Following the Supreme Court's decision in AT&T Mobility, Inc. v. Concepcion, 113 S. Ct. 1740 (2011), it seemed clear that states possessed little power to limit the enforcement of arbitration provisions and class action waivers in consumer contracts.  "Arbitration is a matter of contract, and the [Federal Arbitration Act ("FAA")] requires courts to honor parties' expectations."  However, the Supreme Court of Arkansas, in its recent decision in Southern Pioneer Life Ins. Co. v. Thomas, 2011 Ark. 490 (Ark., 2011) identified what could be a significant exception to Concepcion: the business of insurance. 

In Southern Pioneer, the Thomas's executed a credit application and a retail installment contract as part of the purchase of a new car.  The credit application contained a provision calling for arbitration of "[a]ny claim or dispute, whether in contract, tort or otherwise…, which arise [sic] out of or relate to this Application, an installment sale contract or lease agreement, or any resulting transaction or relationship…."  The related retail installment contract provided an option for the purchase of credit-life insurance coverage with Southern Pioneer, the entire premium for which was financed with the purchase price of the vehicle and wrapped into the life of the loan.  The Thomas's opted for the insurance, but subsequently paid off the loan six years ahead of the maturity date.  They then filed a putative class action, alleging breach of the insurance contract against Southern Pioneer and seeking the refund of unearned premiums from the date of payoff through the original maturity date.  Southern Pioneer sought to compel arbitration pursuant to the arbitration clause in the credit application.

The trial court denied Southern Pioneer's motion, and the Arkansas Supreme Court affirmed, because the Arkansas Uniform Arbitration Act (the "AUAA") in effect at the time, and which recognized the validity, enforceability and irrevocability of contractual arbitration provisions generally, expressly did not apply to "any insured or beneficiary under any insurance policy…."  Ark. Code. Ann. 16-108-201(b) (Repl. 2006).  While recognizing that the FAA "would ordinarily preempt conflicting state law," the Court held that the McCarran-Ferguson Act (the "MFA"), [15 U.S.C. 1011, et seq.], "operates to bar application of the FAA and leave the regulation of the insurance industry to the states…."  The MFA provides that "[n]o Act of Congress shall be construed to invalidate, impair, or supersede any law enacted by any State for the purpose of regulating the business of insurance…unless such Act specifically relates to the business of insurance…."  15 U.S.C. 1012(b).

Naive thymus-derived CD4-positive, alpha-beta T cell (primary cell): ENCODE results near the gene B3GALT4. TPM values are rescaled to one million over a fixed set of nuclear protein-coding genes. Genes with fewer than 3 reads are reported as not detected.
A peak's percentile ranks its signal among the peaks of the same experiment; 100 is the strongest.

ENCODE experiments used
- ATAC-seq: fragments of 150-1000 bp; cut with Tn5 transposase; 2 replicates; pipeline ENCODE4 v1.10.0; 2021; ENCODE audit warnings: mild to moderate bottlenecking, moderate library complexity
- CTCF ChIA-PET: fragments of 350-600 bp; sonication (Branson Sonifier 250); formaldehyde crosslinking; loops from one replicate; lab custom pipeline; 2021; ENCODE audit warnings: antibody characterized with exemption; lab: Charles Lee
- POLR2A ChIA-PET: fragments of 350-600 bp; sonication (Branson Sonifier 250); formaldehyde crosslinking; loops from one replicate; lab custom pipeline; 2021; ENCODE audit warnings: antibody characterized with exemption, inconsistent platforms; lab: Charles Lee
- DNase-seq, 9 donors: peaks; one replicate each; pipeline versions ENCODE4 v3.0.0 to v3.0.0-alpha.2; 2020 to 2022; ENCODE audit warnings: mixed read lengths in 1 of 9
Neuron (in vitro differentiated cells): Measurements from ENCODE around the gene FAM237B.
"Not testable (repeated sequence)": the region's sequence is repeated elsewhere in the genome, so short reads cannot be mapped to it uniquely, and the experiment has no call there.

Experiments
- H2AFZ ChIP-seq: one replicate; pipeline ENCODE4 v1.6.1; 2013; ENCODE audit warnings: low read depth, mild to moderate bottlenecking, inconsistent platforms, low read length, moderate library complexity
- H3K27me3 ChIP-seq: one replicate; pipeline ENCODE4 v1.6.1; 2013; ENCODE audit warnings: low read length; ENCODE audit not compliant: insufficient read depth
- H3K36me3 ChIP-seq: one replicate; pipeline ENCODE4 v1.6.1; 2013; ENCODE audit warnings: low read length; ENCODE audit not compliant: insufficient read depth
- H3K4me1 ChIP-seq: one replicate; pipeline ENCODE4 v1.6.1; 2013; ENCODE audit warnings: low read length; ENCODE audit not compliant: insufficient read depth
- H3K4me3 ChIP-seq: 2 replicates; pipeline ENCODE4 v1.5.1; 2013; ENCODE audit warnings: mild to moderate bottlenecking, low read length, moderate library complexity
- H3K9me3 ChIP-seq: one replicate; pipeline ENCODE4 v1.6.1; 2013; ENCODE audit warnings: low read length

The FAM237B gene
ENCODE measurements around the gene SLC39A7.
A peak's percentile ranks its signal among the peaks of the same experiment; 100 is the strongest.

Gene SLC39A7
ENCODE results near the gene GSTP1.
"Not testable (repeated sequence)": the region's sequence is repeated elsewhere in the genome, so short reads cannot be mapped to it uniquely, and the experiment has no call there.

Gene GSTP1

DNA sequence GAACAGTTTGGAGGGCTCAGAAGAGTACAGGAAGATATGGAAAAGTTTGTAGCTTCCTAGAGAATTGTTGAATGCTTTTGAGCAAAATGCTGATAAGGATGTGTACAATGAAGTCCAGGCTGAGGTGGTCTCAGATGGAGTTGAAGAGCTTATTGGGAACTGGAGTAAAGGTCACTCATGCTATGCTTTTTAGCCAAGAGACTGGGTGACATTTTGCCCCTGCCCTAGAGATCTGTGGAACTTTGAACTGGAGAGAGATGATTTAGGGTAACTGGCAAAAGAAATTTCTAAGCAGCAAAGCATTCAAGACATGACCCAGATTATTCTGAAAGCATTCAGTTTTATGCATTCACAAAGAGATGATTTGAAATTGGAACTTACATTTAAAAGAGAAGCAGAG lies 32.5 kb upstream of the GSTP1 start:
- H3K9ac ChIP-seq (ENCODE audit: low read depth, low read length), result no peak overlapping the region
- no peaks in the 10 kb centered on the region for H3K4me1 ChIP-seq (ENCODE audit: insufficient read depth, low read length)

The Arkansas Supreme Court's decision suggests that, while states may be barred by the FAA from either enacting or judicially enforcing laws or doctrines like the Discover Bank rule, as set forth in Concepcion (California's rule classifying most collective-arbitration waivers in consumer contracts as unconscionable, and therefore unenforceable), states are nonetheless free under the McCarron-Ferguson Act to place limitations or outright prohibitions on collective-arbitration waivers or arbitration agreements generally, if the limitation or prohibition is a law enacted by the state for the purpose of regulating the business of insurance.

However, the Ohio Revised Code does not specifically exempt the business of insurance from the enforceability of contractual arbitration provisions like the AUAA did in Southern Pioneer.  As a result, Concepcion, and by extension the FAA, appear likely to continue to govern the enforceability of arbitration agreements and collective-arbitration waiver provisions in Ohio jurisdictions for the foreseeable future, including those found in contracts of insurance.


 
Posted by D. Gibson in  Arbitration  Federal Class Action Law  Insurance Industry  Other Jurisdictions    |   Permalink